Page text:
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Troubling Love Paperback – Sep 1 2006

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Product Details

  • Paperback: 144 pages
  • Publisher: Europa Editions (Sept. 1 2006)
  • Language: English
  • ISBN-10: 1933372168
  • ISBN-13: 978-1933372167
  • Product Dimensions: 13.4 x 1.1 x 21 cm
  • Shipping Weight: 136 g
  • Average Customer Review: 1.0 out of 5 stars 1 customer review
  • Amazon Bestsellers Rank: #84,995 in Books (See Top 100 in Books)
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Product Description

From Publishers Weekly

The pseudonymous Italian author of Days of Abandonment returns with a daughter's attempt to unlock the mystery of her mother's death by drowning following years of domestic abuse. Days before her body washed ashore near her hometown of Naples, Amalia called her oldest daughter, Delia, now 45, with shocking news that she was with a man—not her estranged husband, a two-bit painter—then hung up, laughing. After the funeral (Amalia's husband doesn't show), Delia goes in search of the story behind the expensive new brassiere Amalia was found wearing at her death, incongruous for a poor seamstress who deliberately downplayed her good looks to avoid arousing her husband's savage jealousy. Caserta, a man who acted as Delia's father's agent as well as rival for Amalia's attention, plays a role here—and in Delia's past. In tactile, beautifully restrained prose, Ferrante makes the domestic violence that tore the household apart evident, including the child Delia's attempts to guard her mother from the beatings of her father. By the time of the denouement, Ferrante has forcefully delineated how the complicity in violence against women perpetuates a brutal cycle of repetition and silence. (Sept.)
Copyright © Reed Business Information, a division of Reed Elsevier Inc. All rights reserved.

From Booklist

Forty-five-year-old Delia returns to her childhood home of Naples, Italy, to discover the truth behind the drowning death of her mother, Amalia. Suspicious circumstances surround Amalia's last days; the humble seamstress, who never flaunted her beauty for fear of her jealous husband's wrath, was wearing nothing but an expensive designer brassiere at the time of her death. As Delia wanders the vibrant streets of Naples, she ponders three dubious men who figured prominently in her mother's past: Amalia's irascible brother, known for hurling insults at acquaintances and strangers alike; her husband, a mediocre painter with no qualms about slapping Amalia in public; and his lascivious agent, whose marriage never precluded him from propositioning other women. Ironically, it is her mother's death that enables Delia to make better sense of her own life. "I realized . . . that in fact I had Amalia under my skin, like a hot liquid that had been injected into me at some unknown time." Pseudonymous Italian novelist Ferrante (The Days of Abandonment, 2005) delivers a brutally frank tale about the dangerous intersection of rage and desire. Allison Block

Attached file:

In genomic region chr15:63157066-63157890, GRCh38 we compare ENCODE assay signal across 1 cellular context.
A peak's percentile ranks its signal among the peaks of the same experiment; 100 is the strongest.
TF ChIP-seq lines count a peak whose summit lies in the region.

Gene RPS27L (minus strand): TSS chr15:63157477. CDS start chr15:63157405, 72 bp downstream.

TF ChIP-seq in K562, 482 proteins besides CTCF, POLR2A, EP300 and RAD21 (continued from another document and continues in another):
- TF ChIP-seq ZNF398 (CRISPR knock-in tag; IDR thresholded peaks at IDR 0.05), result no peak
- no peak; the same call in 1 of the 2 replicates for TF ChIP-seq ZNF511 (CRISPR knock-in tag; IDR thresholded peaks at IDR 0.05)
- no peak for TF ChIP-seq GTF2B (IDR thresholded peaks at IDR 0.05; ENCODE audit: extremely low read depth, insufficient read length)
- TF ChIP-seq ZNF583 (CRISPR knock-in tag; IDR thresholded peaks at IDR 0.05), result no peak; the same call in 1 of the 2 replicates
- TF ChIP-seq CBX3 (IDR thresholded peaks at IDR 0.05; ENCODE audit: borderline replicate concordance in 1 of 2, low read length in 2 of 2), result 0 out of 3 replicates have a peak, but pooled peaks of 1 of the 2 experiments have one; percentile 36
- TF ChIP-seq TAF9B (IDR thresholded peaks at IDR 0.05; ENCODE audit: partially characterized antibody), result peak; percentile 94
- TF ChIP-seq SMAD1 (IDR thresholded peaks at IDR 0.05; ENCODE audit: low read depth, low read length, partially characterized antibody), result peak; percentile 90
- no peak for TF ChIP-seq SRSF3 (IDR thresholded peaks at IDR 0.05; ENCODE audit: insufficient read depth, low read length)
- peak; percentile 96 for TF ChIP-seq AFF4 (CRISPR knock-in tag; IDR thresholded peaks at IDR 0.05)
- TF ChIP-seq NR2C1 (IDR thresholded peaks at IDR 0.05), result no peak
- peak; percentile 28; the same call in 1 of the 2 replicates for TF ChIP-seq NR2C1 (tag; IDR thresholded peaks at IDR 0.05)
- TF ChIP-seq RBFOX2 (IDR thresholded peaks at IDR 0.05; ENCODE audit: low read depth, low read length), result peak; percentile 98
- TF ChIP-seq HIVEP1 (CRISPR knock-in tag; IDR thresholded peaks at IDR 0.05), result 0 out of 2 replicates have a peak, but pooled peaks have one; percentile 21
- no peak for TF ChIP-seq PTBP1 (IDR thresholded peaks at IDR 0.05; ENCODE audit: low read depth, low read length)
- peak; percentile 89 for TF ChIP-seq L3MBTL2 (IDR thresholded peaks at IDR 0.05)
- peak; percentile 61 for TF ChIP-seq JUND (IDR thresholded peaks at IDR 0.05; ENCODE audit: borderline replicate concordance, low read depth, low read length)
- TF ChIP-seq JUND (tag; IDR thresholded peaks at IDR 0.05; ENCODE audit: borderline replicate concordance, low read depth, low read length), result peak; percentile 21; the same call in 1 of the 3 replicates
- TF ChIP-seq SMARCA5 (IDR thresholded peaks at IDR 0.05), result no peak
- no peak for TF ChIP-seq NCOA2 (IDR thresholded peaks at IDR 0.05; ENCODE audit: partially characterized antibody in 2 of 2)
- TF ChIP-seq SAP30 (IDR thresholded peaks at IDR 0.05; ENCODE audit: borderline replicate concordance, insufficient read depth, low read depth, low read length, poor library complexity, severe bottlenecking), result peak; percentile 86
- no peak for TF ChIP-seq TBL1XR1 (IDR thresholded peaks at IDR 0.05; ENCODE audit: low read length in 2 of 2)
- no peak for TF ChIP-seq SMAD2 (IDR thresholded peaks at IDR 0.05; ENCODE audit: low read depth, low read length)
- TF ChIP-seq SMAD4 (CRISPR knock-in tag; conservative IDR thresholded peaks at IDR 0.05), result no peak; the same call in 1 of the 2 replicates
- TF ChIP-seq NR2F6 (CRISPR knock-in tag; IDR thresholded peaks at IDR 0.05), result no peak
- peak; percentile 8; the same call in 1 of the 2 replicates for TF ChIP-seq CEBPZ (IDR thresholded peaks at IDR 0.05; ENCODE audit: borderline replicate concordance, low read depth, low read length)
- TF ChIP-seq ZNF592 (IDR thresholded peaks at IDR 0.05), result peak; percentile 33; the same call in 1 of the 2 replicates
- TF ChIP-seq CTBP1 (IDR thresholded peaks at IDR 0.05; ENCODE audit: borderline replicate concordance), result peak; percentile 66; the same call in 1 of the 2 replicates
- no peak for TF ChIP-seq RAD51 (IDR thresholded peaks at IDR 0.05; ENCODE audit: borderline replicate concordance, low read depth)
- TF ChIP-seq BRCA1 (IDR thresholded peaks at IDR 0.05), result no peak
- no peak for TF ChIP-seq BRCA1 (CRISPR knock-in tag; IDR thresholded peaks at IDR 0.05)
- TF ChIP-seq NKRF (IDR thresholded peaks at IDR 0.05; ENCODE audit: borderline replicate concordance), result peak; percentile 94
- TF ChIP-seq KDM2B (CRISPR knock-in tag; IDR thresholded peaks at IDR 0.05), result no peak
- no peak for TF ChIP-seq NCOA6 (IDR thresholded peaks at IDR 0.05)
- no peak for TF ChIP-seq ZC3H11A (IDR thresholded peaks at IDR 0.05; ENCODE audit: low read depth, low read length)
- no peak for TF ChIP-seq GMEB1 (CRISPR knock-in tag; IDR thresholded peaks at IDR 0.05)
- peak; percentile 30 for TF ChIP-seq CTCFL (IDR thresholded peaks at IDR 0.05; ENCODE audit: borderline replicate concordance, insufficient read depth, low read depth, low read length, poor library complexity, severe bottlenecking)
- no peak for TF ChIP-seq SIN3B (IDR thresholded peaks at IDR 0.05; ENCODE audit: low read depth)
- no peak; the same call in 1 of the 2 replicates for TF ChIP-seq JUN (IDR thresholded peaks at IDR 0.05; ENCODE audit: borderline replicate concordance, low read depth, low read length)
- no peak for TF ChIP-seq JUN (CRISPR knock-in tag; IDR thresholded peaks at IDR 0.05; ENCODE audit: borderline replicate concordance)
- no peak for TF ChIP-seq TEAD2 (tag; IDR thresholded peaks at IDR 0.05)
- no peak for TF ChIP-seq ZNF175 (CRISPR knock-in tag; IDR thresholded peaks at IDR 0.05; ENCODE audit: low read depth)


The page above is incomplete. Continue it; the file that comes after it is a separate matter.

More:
Copyright © American Library Association. All rights reserved

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Top Customer Reviews

Format: Kindle Edition Verified Purchase
Maybe I was not in the mood BUT it definitely did NOT grab me...I couldn't get through it fast enough....(speed reading only).
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Most Helpful Customer Reviews on (beta) 3.9 out of 5 stars 56 reviews
5.0 out of 5 stars Do all women want to undo their mothers from themselves? July 25 2016
By Sonpoppie - Published on
Format: Kindle Edition Verified Purchase
All Ferrante's main characters, in the six books I've read so far, seem to have mother issues. It's a difficult relationship - this troubling love. The women question their own roles as mothers, as daughters, as wives. There is ambivalence, struggles with society's expectations, and the demands of the patriarchy. And yet the girl is the mother. Ferrante has explored this doubleness before, the merging of two. "I was I and I was her. I-her met each other with Caserta".